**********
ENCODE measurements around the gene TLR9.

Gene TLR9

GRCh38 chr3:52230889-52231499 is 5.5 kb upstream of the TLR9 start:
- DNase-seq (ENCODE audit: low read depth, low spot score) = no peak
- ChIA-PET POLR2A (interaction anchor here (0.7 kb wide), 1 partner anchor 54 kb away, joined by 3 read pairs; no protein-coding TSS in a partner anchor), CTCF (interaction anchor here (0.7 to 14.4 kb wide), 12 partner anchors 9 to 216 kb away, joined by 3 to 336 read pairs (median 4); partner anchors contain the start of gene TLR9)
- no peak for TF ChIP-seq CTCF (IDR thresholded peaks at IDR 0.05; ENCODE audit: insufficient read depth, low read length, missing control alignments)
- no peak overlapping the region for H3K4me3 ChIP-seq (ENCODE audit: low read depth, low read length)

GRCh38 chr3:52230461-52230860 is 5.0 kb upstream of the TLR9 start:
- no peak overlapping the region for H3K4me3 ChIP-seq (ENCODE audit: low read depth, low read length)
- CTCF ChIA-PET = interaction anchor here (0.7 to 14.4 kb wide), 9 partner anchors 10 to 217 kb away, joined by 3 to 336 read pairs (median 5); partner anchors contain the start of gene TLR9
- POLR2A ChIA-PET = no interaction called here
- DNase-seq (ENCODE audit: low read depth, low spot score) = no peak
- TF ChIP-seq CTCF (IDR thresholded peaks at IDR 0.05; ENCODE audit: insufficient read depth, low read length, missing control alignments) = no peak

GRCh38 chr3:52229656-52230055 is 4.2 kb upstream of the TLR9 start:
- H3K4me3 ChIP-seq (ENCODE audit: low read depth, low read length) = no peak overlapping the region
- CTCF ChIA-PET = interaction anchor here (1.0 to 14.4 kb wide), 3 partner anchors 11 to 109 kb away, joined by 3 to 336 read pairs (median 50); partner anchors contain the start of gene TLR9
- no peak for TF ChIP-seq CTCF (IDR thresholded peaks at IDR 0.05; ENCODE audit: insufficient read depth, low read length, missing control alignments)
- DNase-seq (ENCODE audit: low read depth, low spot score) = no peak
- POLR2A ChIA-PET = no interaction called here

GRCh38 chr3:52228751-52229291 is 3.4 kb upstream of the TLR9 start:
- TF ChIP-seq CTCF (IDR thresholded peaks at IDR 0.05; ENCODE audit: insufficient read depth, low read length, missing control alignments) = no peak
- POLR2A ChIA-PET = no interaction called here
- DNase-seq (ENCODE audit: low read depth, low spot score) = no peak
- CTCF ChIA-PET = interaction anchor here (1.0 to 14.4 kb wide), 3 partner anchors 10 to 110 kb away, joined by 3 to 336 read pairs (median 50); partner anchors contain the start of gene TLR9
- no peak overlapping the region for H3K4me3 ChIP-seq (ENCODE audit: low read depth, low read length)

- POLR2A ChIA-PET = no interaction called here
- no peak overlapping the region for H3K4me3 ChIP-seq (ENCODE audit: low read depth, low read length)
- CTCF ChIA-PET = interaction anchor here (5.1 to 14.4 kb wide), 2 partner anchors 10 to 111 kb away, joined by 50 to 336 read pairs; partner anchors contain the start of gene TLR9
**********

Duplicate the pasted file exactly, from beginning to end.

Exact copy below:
ENCODE measurements around the gene TLR9.

Gene TLR9

GRCh38 chr3:52230889-52231499 is 5.5 kb upstream of the TLR9 start:
- DNase-seq (ENCODE audit: low read depth, low spot score) = no peak
- ChIA-PET POLR2A (interaction anchor here (0.7 kb wide), 1 partner anchor 54 kb away, joined by 3 read pairs; no protein-coding TSS in a partner anchor), CTCF (interaction anchor here (0.7 to 14.4 kb wide), 12 partner anchors 9 to 216 kb away, joined by 3 to 336 read pairs (median 4); partner anchors contain the start of gene TLR9)
- no peak for TF ChIP-seq CTCF (IDR thresholded peaks at IDR 0.05; ENCODE audit: insufficient read depth, low read length, missing control alignments)
- no peak overlapping the region for H3K4me3 ChIP-seq (ENCODE audit: low read depth, low read length)

GRCh38 chr3:52230461-52230860 is 5.0 kb upstream of the TLR9 start:
- no peak overlapping the region for H3K4me3 ChIP-seq (ENCODE audit: low read depth, low read length)
- CTCF ChIA-PET = interaction anchor here (0.7 to 14.4 kb wide), 9 partner anchors 10 to 217 kb away, joined by 3 to 336 read pairs (median 5); partner anchors contain the start of gene TLR9
- POLR2A ChIA-PET = no interaction called here
- DNase-seq (ENCODE audit: low read depth, low spot score) = no peak
- TF ChIP-seq CTCF (IDR thresholded peaks at IDR 0.05; ENCODE audit: insufficient read depth, low read length, missing control alignments) = no peak

GRCh38 chr3:52229656-52230055 is 4.2 kb upstream of the TLR9 start:
- H3K4me3 ChIP-seq (ENCODE audit: low read depth, low read length) = no peak overlapping the region
- CTCF ChIA-PET = interaction anchor here (1.0 to 14.4 kb wide), 3 partner anchors 11 to 109 kb away, joined by 3 to 336 read pairs (median 50); partner anchors contain the start of gene TLR9
- no peak for TF ChIP-seq CTCF (IDR thresholded peaks at IDR 0.05; ENCODE audit: insufficient read depth, low read length, missing control alignments)
- DNase-seq (ENCODE audit: low read depth, low spot score) = no peak
- POLR2A ChIA-PET = no interaction called here

GRCh38 chr3:52228751-52229291 is 3.4 kb upstream of the TLR9 start:
- TF ChIP-seq CTCF (IDR thresholded peaks at IDR 0.05; ENCODE audit: insufficient read depth, low read length, missing control alignments) = no peak
- POLR2A ChIA-PET = no interaction called here
- DNase-seq (ENCODE audit: low read depth, low spot score) = no peak
- CTCF ChIA-PET = interaction anchor here (1.0 to 14.4 kb wide), 3 partner anchors 10 to 110 kb away, joined by 3 to 336 read pairs (median 50); partner anchors contain the start of gene TLR9
- no peak overlapping the region for H3K4me3 ChIP-seq (ENCODE audit: low read depth, low read length)

- POLR2A ChIA-PET = no interaction called here
- no peak overlapping the region for H3K4me3 ChIP-seq (ENCODE audit: low read depth, low read length)
- CTCF ChIA-PET = interaction anchor here (5.1 to 14.4 kb wide), 2 partner anchors 10 to 111 kb away, joined by 50 to 336 read pairs; partner anchors contain the start of gene TLR9